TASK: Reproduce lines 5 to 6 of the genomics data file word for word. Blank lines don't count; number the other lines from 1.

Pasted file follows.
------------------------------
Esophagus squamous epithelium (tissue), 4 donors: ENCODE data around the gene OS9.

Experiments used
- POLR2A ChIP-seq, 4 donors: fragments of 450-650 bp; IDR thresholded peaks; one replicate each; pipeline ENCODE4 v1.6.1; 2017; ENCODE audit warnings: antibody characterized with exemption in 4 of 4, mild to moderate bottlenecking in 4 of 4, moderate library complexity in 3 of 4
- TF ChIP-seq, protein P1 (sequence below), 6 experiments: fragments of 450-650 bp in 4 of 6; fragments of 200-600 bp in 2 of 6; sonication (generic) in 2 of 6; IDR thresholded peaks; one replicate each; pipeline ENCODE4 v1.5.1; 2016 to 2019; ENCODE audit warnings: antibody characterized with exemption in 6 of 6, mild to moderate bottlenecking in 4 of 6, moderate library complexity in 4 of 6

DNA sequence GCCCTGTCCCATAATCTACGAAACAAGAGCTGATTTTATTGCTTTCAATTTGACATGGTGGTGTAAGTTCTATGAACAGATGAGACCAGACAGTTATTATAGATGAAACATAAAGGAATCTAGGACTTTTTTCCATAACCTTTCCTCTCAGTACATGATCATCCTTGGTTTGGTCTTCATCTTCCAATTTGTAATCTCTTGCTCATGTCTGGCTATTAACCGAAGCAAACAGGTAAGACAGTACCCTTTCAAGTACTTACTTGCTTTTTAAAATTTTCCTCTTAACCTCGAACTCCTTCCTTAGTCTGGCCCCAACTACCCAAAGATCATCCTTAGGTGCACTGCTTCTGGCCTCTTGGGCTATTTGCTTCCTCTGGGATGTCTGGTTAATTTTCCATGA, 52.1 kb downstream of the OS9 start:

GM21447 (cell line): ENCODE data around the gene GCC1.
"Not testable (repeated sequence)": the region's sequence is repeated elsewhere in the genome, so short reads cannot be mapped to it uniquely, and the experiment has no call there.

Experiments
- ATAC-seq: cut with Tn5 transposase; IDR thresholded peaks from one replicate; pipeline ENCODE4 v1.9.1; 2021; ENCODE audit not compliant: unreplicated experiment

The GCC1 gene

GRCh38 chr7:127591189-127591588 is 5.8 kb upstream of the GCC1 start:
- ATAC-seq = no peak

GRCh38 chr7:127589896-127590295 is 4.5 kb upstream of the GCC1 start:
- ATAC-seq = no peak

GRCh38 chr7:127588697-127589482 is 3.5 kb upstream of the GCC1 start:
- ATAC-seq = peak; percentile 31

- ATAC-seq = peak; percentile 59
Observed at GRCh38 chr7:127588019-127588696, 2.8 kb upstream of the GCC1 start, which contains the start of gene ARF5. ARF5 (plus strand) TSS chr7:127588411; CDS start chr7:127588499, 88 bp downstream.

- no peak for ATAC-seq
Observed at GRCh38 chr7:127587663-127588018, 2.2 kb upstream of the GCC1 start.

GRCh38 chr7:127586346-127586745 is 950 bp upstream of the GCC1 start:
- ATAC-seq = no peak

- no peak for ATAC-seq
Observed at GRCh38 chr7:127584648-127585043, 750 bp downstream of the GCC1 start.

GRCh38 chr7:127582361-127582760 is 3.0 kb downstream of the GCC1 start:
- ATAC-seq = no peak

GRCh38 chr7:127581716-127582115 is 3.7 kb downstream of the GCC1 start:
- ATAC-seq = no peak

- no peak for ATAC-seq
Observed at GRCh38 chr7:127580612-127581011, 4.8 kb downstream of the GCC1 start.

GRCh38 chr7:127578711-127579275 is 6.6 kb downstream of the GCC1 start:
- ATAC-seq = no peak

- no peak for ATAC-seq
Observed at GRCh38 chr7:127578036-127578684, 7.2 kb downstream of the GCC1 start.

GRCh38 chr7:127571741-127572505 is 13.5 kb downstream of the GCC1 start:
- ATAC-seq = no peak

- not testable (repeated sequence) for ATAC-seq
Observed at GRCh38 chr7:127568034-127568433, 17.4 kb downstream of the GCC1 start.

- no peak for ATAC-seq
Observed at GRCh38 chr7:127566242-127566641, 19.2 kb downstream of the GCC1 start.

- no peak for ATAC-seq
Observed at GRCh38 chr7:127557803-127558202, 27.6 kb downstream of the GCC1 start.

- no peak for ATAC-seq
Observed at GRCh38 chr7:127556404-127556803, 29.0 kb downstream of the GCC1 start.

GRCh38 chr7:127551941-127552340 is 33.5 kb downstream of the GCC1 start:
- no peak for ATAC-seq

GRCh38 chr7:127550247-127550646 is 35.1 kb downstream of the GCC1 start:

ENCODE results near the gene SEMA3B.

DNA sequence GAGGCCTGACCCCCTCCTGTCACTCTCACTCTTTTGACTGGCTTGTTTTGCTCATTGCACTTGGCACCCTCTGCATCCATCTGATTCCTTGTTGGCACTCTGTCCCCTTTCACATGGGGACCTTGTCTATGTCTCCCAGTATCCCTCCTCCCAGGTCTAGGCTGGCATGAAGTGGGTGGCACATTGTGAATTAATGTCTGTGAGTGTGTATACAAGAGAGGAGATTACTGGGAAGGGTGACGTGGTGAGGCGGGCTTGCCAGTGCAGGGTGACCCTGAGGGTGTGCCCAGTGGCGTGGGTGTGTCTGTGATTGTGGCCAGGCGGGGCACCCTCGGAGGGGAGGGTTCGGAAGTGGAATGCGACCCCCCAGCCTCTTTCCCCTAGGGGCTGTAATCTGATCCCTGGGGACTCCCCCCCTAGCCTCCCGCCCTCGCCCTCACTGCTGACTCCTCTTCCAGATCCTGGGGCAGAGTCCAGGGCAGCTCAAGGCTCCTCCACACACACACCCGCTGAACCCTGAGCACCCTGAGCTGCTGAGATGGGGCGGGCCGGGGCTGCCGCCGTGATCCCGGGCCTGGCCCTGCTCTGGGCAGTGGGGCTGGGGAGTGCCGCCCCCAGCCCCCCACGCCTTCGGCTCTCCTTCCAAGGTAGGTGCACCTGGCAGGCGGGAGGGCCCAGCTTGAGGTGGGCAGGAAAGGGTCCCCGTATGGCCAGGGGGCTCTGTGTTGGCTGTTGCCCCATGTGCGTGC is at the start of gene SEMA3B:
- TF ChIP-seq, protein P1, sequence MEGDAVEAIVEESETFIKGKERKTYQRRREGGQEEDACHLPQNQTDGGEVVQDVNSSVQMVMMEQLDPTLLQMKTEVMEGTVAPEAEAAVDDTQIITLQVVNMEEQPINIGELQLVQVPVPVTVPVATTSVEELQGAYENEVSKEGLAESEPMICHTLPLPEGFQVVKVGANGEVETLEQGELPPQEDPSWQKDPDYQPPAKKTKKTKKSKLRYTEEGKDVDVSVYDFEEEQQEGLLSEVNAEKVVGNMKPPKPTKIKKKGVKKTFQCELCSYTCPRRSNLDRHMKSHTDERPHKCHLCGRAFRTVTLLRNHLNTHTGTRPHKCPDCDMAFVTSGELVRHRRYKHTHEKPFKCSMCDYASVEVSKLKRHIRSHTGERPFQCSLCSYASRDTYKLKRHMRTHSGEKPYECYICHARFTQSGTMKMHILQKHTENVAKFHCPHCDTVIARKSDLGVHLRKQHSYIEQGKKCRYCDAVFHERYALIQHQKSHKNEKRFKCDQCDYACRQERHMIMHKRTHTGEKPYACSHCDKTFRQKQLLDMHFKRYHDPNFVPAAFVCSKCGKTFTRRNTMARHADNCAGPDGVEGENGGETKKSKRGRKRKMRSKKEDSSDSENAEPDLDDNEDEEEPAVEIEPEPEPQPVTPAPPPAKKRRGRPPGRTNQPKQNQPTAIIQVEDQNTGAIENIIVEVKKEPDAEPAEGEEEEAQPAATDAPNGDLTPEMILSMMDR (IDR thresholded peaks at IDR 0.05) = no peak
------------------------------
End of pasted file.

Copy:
DNA sequence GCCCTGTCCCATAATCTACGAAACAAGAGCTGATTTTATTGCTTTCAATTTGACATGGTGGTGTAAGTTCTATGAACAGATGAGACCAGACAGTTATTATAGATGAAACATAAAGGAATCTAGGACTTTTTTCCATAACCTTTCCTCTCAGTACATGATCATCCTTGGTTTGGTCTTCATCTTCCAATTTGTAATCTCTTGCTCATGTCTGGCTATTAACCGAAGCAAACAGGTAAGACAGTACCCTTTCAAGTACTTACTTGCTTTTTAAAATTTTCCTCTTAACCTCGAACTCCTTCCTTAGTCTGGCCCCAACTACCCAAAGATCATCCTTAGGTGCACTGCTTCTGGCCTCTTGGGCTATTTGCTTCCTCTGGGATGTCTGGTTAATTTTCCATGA, 52.1 kb downstream of the OS9 start:

GM21447 (cell line): ENCODE data around the gene GCC1.